(PRO)FINITE AND (TOPOLOGICALLY) LOCALLY FINITE GROUPS WITH A CCSUBGROUP Z. ARAD∗ and W. HERFORT†1 ∗
Department of Mathematics, Bar–Ilan University, Ramat–Gan, Israel and Department of Computer Science and Mathematics, Netanya Academic College, Netanya, Israel † Institut f¨ ur Angewandte und Numerische Mathematik, Technische Universit¨at Vienna, Austria
Abstract A proper subgroup H of a group G is called a CCsubgroup of G if the centralizer CG (h) of h ∈ H # = H \ {1} is contained in H. Such finite groups were partially classified by G. Frobenius , W. Feit , K. W. Gruenberg and O. H. Kegel , J.S. Williams , A. S. Kondrat’iev , N. Iiyori and H. Yamaki , M. Suzuki , M. Herzog , Z. Arad , D. Chillag , Ch. Praeger and others. In this report2 , using the classification of finite simple groups, we give a complete list of all finite groups containing a CCsubgroup. As a corollary we classify infinite profinite groups, locally finite groups and certain classes of topological groups containing a CCsubgroup under certain conditions.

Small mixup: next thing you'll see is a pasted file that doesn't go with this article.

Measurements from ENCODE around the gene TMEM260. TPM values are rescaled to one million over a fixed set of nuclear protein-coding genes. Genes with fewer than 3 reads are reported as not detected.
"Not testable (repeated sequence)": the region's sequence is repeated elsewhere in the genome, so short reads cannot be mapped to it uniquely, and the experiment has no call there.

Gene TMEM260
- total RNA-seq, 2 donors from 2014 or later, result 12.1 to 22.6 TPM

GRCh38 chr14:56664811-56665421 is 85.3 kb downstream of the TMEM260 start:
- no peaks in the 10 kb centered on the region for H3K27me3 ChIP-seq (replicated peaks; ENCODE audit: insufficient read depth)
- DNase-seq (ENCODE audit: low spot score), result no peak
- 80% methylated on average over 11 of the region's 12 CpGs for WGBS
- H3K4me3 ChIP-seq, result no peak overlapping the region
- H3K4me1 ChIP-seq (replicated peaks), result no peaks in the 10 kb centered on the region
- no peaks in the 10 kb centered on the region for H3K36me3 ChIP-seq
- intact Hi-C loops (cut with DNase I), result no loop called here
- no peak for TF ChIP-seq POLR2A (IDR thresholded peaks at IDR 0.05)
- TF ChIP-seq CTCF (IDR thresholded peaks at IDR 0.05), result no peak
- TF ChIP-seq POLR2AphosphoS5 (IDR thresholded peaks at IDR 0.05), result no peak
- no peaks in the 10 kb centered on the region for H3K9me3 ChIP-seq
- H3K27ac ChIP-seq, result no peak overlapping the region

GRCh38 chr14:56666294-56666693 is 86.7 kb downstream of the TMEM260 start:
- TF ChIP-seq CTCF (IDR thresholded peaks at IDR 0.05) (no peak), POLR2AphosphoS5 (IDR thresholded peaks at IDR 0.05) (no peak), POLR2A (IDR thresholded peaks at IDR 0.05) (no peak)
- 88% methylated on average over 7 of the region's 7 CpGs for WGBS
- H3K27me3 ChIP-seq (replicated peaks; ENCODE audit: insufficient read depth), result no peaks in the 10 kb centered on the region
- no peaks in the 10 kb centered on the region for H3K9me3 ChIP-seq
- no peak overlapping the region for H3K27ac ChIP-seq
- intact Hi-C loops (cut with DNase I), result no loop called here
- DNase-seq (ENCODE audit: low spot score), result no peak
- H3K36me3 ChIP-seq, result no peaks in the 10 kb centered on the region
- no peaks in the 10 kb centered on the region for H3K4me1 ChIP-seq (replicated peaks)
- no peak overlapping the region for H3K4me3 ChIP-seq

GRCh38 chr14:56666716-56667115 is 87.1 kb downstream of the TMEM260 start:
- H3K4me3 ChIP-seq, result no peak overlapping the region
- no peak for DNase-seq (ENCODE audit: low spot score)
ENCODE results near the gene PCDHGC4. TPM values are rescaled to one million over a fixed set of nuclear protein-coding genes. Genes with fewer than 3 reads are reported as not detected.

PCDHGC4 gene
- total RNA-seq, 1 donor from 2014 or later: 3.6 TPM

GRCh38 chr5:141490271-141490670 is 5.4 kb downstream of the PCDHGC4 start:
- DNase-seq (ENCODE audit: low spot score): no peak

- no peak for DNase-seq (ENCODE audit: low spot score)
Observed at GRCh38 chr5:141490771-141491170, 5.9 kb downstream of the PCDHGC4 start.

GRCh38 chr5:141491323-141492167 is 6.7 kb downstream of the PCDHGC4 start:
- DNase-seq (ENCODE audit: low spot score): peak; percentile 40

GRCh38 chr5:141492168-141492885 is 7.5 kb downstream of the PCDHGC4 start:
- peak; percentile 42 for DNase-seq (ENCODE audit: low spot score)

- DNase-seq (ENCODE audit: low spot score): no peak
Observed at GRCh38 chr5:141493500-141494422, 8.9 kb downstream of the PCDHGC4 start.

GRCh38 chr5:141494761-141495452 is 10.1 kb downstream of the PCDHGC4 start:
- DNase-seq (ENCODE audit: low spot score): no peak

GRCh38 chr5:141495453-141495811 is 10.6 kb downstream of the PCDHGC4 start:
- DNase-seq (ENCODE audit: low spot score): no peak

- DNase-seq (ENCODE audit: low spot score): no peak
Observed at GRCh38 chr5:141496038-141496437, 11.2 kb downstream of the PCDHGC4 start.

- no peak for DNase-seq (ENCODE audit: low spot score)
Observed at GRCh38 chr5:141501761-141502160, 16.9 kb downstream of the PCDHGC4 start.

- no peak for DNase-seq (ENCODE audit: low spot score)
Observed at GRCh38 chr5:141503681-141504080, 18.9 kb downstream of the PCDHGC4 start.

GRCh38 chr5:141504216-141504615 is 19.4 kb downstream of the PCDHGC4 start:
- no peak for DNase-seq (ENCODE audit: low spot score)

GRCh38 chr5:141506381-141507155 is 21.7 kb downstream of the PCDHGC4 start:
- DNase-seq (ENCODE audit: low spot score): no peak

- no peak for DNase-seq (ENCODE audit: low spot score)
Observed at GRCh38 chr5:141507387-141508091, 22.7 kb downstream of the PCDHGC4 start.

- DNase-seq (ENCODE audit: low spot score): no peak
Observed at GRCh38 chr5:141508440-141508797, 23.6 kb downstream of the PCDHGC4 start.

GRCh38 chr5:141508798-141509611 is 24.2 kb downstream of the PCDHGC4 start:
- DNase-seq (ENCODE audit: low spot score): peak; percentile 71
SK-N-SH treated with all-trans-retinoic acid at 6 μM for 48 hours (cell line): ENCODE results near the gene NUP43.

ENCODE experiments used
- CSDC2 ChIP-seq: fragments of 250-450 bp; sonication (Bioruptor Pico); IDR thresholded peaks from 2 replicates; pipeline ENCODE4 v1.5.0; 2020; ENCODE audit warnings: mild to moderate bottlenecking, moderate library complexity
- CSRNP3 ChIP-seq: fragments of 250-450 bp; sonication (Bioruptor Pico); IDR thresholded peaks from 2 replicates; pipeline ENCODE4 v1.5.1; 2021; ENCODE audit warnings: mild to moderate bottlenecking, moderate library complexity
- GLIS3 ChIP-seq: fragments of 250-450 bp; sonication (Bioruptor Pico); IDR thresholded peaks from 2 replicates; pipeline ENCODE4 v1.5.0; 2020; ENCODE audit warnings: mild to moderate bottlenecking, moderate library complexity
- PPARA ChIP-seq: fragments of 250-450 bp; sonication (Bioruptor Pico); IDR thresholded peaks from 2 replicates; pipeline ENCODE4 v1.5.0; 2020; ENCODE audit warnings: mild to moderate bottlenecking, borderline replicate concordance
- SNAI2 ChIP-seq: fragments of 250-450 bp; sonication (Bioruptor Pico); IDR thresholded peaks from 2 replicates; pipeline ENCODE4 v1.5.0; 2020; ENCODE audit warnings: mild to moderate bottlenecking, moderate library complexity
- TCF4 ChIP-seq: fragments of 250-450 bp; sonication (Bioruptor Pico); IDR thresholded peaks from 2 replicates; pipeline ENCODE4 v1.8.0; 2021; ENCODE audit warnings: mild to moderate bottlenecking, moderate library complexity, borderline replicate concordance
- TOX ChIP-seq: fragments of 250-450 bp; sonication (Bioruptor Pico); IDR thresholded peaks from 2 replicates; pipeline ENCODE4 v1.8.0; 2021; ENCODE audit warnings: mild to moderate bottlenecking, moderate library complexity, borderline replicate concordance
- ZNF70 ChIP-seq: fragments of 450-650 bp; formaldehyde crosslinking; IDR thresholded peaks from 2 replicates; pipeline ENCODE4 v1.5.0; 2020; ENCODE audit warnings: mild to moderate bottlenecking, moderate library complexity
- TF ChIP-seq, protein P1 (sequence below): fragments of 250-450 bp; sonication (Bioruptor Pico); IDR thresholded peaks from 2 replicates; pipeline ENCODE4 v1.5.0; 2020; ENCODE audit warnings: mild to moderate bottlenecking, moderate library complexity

1
Introduction
Let G denote a finite group. According to M. Herzog [18] a subgroup M ≤ G is a CCsubgroup (”centralizers contained“), if CG (m) ≤ M for every m ∈ M \ {1}. The example with smallest cardinality is G := S3 with either M := (123) or M := (12) being a CCsubgroup. More generally, by the well known result of G. Frobenius , every Frobenius group has CCsubgroups either the kernel or any complement. 1.1
Sketching the thread